It is important to be selective about what apps to develop internally. The landscape is changing incredibly quickly. Major software products, including Microsoft Office, are building AI capabilities directly into their programs. In addition, many new apps that will run on platforms like OpenAI are being developed which can be used by the management consulting industry. We do not want to develop our own apps where there is no recurring use case, where a high degree of customization is not required (an off-the-shelf product will work fine), or where better options will be available (assuming they are affordable).
Use the capabilities of AI to introduce new products and services.
AI is helping our firm not only to improve the efficiency of our operations and the quality of our products and services but also to introduce new products and services for our clients.
A common constraint to the adoption of new technology is the absence of system integrators who can link the technology to relevant applications. We can play a key role in providing last-mile solutions, better enabling our clients to incorporate AI models and apps to improve their applications, functions, processes, and services. For example, we are building on the experiences gained in adopting AI within our own firm to support our clients in their adoption of AI. This includes reviewing their existing processes, identifying areas where AI can add the most value, integrating, testing, and refining AI solutions, and supporting implementation.
AI is also enabling us to broaden the range of services that we provide, in areas such as the development of tools and resources, assisting clients outside of our traditional markets, further assisting clients with the implementation of their programs and services, becoming more active in the development of customized software, and developing products and services capable of generating recurring revenues.
Redesign your firm around the new technology.
As AI further advances, it will have an increasing impact on what markets we serve, how we can best support our clients in achieving their missions, what services we provide to those clients, the skills we require to provide those services, and how our organization and business models should be structured.
The new book, “Power and Prediction: The Disruptive Economics of Artificial Intelligence” written by Ajay Agrawal, Joshua Gans, and Avi Goldfarb argues that AI will continue to transform industries and societies by making prediction cheaper, better, and faster. The shifting of prediction from humans to machines has profound implications for decision-making, innovation, and power.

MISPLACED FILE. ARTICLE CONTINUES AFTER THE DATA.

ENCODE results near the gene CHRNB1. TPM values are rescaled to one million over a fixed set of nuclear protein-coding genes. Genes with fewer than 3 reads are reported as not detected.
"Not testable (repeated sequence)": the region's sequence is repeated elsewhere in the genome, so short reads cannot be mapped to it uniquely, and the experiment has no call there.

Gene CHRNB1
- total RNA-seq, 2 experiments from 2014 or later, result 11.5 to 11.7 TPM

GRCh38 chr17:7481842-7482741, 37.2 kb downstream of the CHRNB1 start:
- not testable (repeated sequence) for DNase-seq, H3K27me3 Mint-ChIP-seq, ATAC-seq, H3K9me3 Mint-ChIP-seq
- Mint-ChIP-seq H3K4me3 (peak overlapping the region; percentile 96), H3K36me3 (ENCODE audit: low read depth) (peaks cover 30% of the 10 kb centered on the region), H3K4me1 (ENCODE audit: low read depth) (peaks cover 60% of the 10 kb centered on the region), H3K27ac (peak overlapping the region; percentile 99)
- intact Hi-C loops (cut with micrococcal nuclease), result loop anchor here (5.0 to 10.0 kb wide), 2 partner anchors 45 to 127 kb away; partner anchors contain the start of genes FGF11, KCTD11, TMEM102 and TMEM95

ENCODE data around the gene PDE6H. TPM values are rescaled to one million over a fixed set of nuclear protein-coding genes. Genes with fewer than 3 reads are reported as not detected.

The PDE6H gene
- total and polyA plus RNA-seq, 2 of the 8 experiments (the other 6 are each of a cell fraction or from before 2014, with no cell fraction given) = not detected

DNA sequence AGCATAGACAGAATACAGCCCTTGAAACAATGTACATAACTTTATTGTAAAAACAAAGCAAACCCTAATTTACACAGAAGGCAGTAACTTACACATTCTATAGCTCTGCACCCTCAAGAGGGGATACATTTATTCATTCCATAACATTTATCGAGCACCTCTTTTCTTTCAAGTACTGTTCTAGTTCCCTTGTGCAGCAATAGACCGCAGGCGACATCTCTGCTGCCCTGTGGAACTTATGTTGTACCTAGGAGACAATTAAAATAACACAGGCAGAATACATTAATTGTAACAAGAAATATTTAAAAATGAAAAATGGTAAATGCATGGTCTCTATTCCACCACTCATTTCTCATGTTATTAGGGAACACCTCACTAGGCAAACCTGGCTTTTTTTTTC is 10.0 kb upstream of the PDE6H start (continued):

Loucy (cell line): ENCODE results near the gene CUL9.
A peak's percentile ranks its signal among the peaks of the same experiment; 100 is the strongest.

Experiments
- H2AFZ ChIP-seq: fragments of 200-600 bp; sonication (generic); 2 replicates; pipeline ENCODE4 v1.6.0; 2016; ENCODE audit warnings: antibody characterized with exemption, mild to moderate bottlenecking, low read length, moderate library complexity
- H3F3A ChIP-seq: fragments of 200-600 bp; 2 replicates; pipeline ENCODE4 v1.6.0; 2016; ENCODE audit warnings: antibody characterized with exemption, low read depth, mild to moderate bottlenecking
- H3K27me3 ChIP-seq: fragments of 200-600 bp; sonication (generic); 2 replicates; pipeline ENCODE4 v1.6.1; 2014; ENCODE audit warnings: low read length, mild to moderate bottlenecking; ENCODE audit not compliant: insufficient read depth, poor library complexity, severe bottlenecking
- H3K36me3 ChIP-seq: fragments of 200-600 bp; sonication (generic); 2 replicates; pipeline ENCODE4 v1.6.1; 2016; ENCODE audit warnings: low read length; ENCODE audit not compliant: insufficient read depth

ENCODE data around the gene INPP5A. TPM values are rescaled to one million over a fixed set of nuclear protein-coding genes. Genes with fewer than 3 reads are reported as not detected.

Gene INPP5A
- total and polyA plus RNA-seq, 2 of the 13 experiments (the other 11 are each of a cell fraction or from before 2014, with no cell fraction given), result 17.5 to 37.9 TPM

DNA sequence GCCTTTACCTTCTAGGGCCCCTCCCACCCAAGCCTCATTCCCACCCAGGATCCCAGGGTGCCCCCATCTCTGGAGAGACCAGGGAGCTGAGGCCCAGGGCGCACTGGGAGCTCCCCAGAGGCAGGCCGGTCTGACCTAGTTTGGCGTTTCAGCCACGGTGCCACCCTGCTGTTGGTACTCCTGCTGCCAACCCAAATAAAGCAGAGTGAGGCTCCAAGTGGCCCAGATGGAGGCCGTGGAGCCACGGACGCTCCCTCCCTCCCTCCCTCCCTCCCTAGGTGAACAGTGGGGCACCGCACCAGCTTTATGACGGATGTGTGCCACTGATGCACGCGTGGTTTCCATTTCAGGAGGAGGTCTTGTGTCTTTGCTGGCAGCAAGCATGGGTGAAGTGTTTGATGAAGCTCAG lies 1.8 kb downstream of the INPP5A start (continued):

Senior management within consulting firms will need to take a step back, understand what opportunities have been created by AI and how the competitive landscape has changed, and then redesign their firm, as needed, to best respond to changing conditions. While AI will open new markets for firms like ours, it will also heighten competition from firms that have traditionally only served other markets as well as from non-traditional consulting firms and tech firms that may be better able to deliver AI-driven solutions to clients.
In defining new business models, firms define their value proposition and competitive advantages. Brand and reputation will remain important. Staff composition may continue to shift, as the industry dedicates proportionately fewer resources to the collection and analysis of data and more resources to value-added services including critical thinking and judgement, creativity, complex systems, system design, emotional intelligence, client relationships, project design and management, and implementation (e.g., fewer junior consultants and generalists, and more specialists). Primary data collection and analysis by consultants will largely be limited to exploratory and situation-specific data, commonly beyond the reach of AI and big data.
All images in this article except the still from Glengarry Glen Ross were produced by Midjourney's generative AI.Download PDF Version